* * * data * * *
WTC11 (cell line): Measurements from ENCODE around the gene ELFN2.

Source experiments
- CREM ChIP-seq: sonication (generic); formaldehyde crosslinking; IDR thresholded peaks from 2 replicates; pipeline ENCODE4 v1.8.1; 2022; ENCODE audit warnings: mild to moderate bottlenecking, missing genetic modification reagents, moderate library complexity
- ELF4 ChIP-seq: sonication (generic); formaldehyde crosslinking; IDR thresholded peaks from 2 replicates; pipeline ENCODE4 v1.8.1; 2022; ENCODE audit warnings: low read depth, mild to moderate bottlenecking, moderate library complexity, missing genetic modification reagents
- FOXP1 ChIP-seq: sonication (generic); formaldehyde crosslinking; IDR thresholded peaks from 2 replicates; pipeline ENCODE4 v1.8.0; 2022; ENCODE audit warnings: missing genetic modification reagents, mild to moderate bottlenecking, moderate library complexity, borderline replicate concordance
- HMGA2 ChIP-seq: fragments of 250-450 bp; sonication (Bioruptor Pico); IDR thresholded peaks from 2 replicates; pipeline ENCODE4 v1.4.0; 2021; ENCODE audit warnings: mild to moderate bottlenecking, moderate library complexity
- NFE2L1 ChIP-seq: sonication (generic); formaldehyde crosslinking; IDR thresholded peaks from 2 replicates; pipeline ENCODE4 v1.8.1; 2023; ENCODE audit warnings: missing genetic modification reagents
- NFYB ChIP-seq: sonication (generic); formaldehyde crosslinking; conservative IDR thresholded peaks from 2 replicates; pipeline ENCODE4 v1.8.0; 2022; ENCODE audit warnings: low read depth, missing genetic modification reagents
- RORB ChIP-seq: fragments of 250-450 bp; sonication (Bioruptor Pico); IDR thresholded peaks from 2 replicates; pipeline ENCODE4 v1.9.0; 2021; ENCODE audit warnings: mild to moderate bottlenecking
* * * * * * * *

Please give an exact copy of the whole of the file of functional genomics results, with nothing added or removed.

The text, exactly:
WTC11 (cell line): Measurements from ENCODE around the gene ELFN2.

Source experiments
- CREM ChIP-seq: sonication (generic); formaldehyde crosslinking; IDR thresholded peaks from 2 replicates; pipeline ENCODE4 v1.8.1; 2022; ENCODE audit warnings: mild to moderate bottlenecking, missing genetic modification reagents, moderate library complexity
- ELF4 ChIP-seq: sonication (generic); formaldehyde crosslinking; IDR thresholded peaks from 2 replicates; pipeline ENCODE4 v1.8.1; 2022; ENCODE audit warnings: low read depth, mild to moderate bottlenecking, moderate library complexity, missing genetic modification reagents
- FOXP1 ChIP-seq: sonication (generic); formaldehyde crosslinking; IDR thresholded peaks from 2 replicates; pipeline ENCODE4 v1.8.0; 2022; ENCODE audit warnings: missing genetic modification reagents, mild to moderate bottlenecking, moderate library complexity, borderline replicate concordance
- HMGA2 ChIP-seq: fragments of 250-450 bp; sonication (Bioruptor Pico); IDR thresholded peaks from 2 replicates; pipeline ENCODE4 v1.4.0; 2021; ENCODE audit warnings: mild to moderate bottlenecking, moderate library complexity
- NFE2L1 ChIP-seq: sonication (generic); formaldehyde crosslinking; IDR thresholded peaks from 2 replicates; pipeline ENCODE4 v1.8.1; 2023; ENCODE audit warnings: missing genetic modification reagents
- NFYB ChIP-seq: sonication (generic); formaldehyde crosslinking; conservative IDR thresholded peaks from 2 replicates; pipeline ENCODE4 v1.8.0; 2022; ENCODE audit warnings: low read depth, missing genetic modification reagents
- RORB ChIP-seq: fragments of 250-450 bp; sonication (Bioruptor Pico); IDR thresholded peaks from 2 replicates; pipeline ENCODE4 v1.9.0; 2021; ENCODE audit warnings: mild to moderate bottlenecking